It’s a whole new game
Platforms like Airbnb, and even Uber for that matter, were not even in existence five years ago, Rao pointed out. So, even though hosts and drivers may grumble about paying fees and they may not be entirely satisfied with how they are currently being paid, he said, “they keep on doing it, because these are the only options available out there.” Eventually, Rao said, this will come back to bite the platforms.
“I think there are notable hiccups that have to be solved now,” Rao said. “The problem is that the perception that everybody has is that, ‘Oh, if I have to pay someone internationally, it’s just normal for me to think that I’ll be paying 10 to 20 percent of the money I’m receiving, at cost, because that’s what everybody is just used to now. People don’t think twice about it.” With the evolution of services, he said, they will.
In the next couple of years, Rao said, the biggest change in the industry will most likely be around the push to develop simplified APIs. When it comes to cross-border payments, he said, there is a lot of complication around data collection, compliance, and auto-execution. Marketplaces have largely focused on simplifying the global credit card acceptance process. Now that this is heading in a positive direction, marketplaces are shifting their attention to creating a seamless payout experience. “This means, utilizing an API with a direct connection to hundreds of emerging and developed markets around the world – simplifying that – and embedding the user experience onto the marketplace,” he said.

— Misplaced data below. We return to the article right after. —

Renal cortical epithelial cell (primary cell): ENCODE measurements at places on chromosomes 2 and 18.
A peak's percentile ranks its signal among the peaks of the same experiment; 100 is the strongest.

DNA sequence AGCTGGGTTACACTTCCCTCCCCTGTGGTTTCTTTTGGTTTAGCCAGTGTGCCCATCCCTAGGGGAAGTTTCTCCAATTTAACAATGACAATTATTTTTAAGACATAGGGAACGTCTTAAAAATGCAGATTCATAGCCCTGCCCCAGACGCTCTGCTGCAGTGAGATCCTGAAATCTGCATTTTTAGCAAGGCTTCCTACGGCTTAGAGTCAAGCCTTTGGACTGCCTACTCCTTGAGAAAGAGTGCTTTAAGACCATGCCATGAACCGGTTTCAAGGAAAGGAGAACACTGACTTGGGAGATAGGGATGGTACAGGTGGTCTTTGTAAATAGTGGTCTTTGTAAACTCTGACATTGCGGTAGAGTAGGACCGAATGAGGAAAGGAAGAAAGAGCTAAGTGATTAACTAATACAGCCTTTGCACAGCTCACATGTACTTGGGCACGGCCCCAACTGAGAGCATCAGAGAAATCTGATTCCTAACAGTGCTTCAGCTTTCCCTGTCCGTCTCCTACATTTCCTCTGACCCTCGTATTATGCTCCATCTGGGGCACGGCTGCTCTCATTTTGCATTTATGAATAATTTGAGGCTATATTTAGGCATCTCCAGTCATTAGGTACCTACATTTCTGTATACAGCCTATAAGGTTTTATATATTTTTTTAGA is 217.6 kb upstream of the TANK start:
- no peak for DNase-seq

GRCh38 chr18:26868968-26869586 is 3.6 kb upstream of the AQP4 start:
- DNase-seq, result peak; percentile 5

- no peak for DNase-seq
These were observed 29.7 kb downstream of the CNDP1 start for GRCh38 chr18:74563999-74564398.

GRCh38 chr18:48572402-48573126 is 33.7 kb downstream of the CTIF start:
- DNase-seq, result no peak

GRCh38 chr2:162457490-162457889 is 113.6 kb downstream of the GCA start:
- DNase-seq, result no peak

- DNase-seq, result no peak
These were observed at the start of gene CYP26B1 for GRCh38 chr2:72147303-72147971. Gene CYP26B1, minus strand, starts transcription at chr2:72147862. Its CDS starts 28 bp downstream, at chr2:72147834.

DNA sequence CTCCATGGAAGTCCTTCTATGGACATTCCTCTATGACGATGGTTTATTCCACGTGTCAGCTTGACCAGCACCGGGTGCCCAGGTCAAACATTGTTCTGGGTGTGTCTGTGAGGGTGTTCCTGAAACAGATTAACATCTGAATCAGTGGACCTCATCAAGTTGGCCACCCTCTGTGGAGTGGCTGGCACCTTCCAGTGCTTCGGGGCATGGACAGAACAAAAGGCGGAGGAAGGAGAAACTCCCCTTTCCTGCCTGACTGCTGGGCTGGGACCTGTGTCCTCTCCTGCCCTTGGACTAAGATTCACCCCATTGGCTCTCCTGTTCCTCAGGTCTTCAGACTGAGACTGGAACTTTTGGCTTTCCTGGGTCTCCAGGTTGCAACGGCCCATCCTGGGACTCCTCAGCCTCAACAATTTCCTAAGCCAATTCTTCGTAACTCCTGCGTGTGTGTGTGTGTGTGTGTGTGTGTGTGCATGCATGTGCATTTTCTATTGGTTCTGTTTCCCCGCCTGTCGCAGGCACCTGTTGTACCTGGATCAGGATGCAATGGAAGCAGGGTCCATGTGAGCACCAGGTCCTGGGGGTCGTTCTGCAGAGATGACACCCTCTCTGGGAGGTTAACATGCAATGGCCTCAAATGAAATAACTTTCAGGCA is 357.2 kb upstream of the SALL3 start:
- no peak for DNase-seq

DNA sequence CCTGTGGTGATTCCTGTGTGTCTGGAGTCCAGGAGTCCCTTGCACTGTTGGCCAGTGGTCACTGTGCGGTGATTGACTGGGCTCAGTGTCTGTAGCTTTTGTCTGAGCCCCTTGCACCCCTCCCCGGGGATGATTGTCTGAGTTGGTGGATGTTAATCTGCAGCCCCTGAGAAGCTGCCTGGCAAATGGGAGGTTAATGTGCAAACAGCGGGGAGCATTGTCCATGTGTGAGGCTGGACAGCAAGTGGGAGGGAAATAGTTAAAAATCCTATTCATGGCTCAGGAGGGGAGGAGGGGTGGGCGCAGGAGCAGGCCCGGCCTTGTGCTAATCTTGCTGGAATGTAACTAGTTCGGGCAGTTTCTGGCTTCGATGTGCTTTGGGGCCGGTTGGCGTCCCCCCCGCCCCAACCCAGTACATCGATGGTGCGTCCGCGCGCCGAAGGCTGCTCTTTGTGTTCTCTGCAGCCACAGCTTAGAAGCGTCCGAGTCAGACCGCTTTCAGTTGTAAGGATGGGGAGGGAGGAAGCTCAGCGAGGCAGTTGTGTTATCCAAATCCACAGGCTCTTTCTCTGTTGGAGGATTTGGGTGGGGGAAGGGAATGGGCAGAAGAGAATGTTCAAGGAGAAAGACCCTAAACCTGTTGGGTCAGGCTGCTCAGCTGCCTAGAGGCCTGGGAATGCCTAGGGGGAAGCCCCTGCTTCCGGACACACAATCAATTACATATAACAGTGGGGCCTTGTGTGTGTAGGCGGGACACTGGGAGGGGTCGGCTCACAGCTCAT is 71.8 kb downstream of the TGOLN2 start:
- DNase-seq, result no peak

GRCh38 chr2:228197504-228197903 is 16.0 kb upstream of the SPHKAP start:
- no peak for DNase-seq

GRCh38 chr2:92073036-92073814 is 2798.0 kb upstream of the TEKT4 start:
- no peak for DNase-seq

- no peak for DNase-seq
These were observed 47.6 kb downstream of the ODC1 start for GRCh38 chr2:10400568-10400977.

To do this, he said, players will need to build infrastructure and licensing and compliance capabilities. “It’s really how far you are in the game now and how far you can go in the next couple of years,” he said.
The Rio Olympic Games begin in just five months. How much Airbnb and similar freelance-based companies stand to gain from the Games remains to be seen, but the competition to remain atop the heap will seemingly come down in large part to adapting to cross-border regulations and fees.